Dubai, UAE, is a coastal city in the Persian Gulf, with an arid, hot climate, and low precipitation. The city’s population is 2.24 million (Government of Dubai, 2014) and has been growing at 5 to 7% per year, by 2020 it is projected to reach 3.4 million (7 Day Dubai, 2014). Expatriates constitute 85% of its population, which resulted from decades of economic diversification away from oil production and into wholesale, real estate, financial services and tourism, which collectively make up around 62% of Dubai’s GDP (Gulf News, 2013). The real estate sector has expanded in the past decade, extending Dubai’s natural coastline by 166% (DeNino, 2012). There are further plans to add another 492 miles, which will add 1.5 million more inhabitants to the coastal area (The Emirates Network, 2007). Growing population and heavy development of these areas pose a challenge for the city government in terms of protecting the population, their properties, and coastal infrastructure from rising sea levels.
In addition to the risk of sea level rise, Dubai is vulnerable due to its limited fresh water supply. The principal desalination system, Jebel Ali, which provides majority of freshwater to the city is located a few feet above sea level. Desalination plants provide 98% of Dubai’s freshwater (Hackley, 2013) and have four days of fresh water supply in reserves (Alderman, 2010), making water access a national priority, particularly as average temperatures are projected to rise by 4.5 degrees in summer by 2100 (Dougherty et al, 2009). Water demand per capita is 132 gallons per day, which is 82% above global average (Emirates 24/7, 2013), and households account for 60% of demand. The combination of Dubai’s lmited freshwater supply and usage habits, as well as the hazard of sea level rise to the desalination facilities, we have recommended adaptation as a policy response. Dubai’s adaptive capacity is high, both in terms of its willingness and ability, which is demonstrated by its recent identification of sustainable growth as a major theme for the Dubai Expo 2020 (Sukkar, 2013), and its 7th position in a ranking of cities by real GDP growth (PwC Middle East, 2013).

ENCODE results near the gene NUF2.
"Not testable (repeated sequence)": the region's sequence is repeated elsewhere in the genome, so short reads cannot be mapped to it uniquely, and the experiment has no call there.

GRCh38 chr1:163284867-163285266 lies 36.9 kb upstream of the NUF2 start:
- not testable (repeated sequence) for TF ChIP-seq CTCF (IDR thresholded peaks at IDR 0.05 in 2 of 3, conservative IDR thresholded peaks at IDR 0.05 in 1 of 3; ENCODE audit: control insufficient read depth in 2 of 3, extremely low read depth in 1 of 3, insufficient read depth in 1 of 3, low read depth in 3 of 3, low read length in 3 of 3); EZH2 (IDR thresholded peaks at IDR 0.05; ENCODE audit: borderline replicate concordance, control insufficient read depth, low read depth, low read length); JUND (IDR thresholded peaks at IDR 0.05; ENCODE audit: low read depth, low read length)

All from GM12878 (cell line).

Based on IPCC’s sea level rise projections for 2050, Dubai’s metropolitan area is at high risk of flooding which may result in population displacement and damage to the city’s economy (Tolba, 2009). In response Dubai’s leadership and urban planners should incorporate sea level rise into Dubai’s urban development plan. A key element for the adaptation strategy should be the creation of a flood hazard map (see figure) to identify the scale and scope of potential risks associated with urban development along the coast. Utilizing climate science and data specific to the region, the map will allow urban planners to identify high risk locations and adapt their land use policies accordingly. Furthermore, the map will highlight already developed areas which must be retrofitted to protect against flooding and erosion due to sea level rise (Zhu, 2010).
This article is a product of Professor Shagun Mehrotra’s Climate Change and Cities class. Analysis is based on the Framework for City Climate Risk Assessment and Climate Change and Cities:First Assessment Report of the Urban Climate Change Research Network. Views expressed are entirely those of the authors.
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